Jenna is an Auckland based photographer, creative, surfer and the model behind the latest Wild Wagon editorial
Born in Auckland, New Zealand, Jenna grew up in Western Australia. Much of her childhood was spent enjoying the beautiful beaches and lifestyle of the WA coast; a prominent influence in Jenna’s photographic work. After spending the most recent years working in London, Jenna currently resides in Auckland where she continues to pursue her career in photography.
Tell us about your photography journey? Where did it begin, and how did it evolve to where you are now?
I began studying photography at university in Australia, and when I made the move to Auckland – Tamaki Makaurau the first time I was certain I would begin a career as an interior photographer. I Interned with an interior photographer here and began to shoot a few things but my love of fashion photography and travel soon crept up on me. I decided to move to London to pursue the fashion side of the industry more, which takes me to where I am with my work today.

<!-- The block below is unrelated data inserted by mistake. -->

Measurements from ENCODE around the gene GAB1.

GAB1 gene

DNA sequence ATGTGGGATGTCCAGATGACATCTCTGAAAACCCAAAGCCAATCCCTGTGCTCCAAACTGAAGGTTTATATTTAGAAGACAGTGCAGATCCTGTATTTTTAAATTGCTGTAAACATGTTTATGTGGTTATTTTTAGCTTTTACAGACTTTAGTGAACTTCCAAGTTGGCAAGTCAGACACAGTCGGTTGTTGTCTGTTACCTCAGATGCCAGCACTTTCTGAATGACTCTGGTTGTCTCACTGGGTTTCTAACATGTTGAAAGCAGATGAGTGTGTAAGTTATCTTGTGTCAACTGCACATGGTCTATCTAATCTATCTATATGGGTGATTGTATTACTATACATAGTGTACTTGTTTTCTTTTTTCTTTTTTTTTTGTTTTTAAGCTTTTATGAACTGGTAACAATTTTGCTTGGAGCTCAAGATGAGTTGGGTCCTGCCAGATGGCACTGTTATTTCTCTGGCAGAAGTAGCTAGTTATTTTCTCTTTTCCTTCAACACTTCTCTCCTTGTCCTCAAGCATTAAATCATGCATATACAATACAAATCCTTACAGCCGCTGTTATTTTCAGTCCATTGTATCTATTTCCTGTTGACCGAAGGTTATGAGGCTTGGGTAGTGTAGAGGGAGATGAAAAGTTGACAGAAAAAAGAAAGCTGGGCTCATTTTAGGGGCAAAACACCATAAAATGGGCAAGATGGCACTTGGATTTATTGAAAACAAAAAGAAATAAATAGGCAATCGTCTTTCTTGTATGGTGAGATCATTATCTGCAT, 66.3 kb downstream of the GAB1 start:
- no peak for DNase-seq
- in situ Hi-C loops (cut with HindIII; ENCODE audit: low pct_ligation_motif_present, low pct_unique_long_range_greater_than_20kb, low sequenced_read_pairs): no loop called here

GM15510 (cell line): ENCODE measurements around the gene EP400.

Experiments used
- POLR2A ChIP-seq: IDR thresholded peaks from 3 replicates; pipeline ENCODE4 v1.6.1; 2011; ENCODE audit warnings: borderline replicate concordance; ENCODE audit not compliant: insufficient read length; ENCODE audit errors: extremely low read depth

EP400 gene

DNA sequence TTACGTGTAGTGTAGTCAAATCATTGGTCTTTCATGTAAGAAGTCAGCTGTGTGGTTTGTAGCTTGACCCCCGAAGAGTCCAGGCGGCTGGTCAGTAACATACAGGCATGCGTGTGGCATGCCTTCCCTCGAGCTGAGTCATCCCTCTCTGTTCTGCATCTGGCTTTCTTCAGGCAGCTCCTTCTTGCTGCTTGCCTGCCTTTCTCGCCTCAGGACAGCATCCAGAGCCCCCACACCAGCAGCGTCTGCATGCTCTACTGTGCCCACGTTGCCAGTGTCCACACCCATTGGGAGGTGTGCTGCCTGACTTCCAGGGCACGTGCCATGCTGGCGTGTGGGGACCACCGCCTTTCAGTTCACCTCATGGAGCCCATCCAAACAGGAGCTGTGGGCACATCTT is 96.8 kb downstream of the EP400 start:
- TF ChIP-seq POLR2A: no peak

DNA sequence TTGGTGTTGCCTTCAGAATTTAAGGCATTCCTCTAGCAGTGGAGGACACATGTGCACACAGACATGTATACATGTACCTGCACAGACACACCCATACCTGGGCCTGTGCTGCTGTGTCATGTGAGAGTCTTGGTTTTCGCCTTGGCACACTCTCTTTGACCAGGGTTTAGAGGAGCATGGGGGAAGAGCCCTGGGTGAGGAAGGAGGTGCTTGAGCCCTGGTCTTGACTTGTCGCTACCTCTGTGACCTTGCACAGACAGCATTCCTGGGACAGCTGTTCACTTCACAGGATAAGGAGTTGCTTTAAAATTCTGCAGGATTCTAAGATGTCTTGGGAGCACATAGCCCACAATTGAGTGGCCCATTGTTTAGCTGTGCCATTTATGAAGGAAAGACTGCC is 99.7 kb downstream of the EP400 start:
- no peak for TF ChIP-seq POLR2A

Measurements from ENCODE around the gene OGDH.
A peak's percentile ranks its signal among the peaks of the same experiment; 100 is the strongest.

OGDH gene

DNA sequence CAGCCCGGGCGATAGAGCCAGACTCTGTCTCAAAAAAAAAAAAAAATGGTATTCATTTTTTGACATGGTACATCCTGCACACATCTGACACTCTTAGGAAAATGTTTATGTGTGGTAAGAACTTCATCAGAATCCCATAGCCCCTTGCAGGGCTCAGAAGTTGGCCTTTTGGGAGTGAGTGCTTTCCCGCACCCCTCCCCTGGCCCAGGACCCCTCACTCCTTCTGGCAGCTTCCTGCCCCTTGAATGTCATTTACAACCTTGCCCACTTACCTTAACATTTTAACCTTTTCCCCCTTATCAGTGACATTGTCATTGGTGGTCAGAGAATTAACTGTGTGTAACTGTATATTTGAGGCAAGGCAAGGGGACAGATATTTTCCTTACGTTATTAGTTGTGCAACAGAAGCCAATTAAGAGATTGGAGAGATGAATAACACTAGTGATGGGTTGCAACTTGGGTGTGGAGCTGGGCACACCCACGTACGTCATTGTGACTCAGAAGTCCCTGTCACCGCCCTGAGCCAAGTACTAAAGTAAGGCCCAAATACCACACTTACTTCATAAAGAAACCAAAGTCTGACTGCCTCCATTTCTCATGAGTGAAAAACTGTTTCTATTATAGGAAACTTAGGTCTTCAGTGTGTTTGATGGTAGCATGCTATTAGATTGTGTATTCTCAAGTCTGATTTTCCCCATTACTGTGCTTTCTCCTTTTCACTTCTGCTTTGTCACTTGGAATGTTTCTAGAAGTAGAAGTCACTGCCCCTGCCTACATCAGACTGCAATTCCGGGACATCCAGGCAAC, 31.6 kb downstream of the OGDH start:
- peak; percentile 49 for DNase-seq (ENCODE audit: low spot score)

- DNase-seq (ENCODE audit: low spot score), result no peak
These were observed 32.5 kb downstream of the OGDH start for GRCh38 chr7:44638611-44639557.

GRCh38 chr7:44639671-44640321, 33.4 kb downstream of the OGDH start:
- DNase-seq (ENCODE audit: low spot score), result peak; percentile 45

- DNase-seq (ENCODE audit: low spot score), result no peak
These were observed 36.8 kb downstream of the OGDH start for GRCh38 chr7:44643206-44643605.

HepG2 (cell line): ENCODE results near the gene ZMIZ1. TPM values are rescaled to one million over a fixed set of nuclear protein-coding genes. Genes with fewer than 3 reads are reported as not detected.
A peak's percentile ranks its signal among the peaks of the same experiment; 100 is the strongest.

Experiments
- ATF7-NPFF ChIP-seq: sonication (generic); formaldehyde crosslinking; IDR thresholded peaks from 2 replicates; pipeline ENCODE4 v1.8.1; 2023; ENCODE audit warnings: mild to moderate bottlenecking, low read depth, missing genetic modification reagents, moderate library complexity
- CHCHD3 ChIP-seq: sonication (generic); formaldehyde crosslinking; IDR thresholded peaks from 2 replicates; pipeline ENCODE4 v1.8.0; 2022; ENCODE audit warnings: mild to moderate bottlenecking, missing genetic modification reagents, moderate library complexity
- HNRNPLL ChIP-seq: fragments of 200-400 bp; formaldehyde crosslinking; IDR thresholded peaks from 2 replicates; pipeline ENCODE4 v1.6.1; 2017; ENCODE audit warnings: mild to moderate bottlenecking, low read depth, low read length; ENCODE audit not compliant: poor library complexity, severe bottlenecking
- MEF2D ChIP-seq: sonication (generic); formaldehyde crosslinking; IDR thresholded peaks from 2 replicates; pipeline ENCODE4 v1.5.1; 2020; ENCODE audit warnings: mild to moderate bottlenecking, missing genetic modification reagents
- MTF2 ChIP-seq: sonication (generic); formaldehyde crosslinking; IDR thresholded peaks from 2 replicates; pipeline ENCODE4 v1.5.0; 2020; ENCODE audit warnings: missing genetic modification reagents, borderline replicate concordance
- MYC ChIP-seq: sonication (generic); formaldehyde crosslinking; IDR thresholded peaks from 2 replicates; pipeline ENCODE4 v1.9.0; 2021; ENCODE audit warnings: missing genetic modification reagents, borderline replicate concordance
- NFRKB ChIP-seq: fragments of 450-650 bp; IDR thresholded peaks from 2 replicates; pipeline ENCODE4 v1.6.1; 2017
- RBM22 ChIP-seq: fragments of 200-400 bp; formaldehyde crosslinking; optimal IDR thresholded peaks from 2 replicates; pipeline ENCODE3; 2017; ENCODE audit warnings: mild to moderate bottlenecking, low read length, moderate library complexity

I know you come from a family of creatives, can you tell us more about your upbringing and the influence it had on your career path/choices?
There were always art or crafts happening at our house(and still are!) – my Aunty is an artist, mum paints and my grandmother was a prolific sewer and crocheter amongst many other random crafts she became obsessed with over the years. My dad is a sailmaker too, a really unique trade that requires a level of perfectionism and patience. I think growing up around all of this, it seeped into my bones and my vision – I knew I needed to be in a creative field that allowed me to work in different environments, amongst nature and people, and be hands on.